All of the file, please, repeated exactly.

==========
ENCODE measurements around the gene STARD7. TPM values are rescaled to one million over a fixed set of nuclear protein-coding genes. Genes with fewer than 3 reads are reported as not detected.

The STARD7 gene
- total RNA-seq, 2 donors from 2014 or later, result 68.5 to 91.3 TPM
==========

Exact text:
ENCODE measurements around the gene STARD7. TPM values are rescaled to one million over a fixed set of nuclear protein-coding genes. Genes with fewer than 3 reads are reported as not detected.

The STARD7 gene
- total RNA-seq, 2 donors from 2014 or later, result 68.5 to 91.3 TPM